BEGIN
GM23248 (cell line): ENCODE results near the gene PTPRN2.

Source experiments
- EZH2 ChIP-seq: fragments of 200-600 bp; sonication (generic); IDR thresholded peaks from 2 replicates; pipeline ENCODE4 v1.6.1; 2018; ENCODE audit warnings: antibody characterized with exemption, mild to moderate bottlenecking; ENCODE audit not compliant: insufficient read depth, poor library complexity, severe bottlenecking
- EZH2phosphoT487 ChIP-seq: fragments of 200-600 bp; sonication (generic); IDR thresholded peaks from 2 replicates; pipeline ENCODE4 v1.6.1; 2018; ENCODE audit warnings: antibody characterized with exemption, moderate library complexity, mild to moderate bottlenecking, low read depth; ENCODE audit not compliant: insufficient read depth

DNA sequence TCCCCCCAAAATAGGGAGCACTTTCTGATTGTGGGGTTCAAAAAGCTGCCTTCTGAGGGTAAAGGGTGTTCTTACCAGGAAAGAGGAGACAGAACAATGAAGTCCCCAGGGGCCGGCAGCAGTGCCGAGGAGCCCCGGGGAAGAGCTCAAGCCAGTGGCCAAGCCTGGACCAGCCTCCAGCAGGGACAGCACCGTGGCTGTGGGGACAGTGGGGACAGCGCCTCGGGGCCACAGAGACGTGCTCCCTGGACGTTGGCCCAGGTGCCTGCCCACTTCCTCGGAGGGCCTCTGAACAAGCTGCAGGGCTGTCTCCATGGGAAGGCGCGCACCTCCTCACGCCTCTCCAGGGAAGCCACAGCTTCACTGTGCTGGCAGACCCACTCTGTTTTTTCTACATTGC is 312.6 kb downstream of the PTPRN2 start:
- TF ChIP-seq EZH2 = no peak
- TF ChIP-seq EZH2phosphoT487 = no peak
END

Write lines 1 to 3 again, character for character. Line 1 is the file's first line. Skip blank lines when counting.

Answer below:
GM23248 (cell line): ENCODE results near the gene PTPRN2.

Source experiments
- EZH2 ChIP-seq: fragments of 200-600 bp; sonication (generic); IDR thresholded peaks from 2 replicates; pipeline ENCODE4 v1.6.1; 2018; ENCODE audit warnings: antibody characterized with exemption, mild to moderate bottlenecking; ENCODE audit not compliant: insufficient read depth, poor library complexity, severe bottlenecking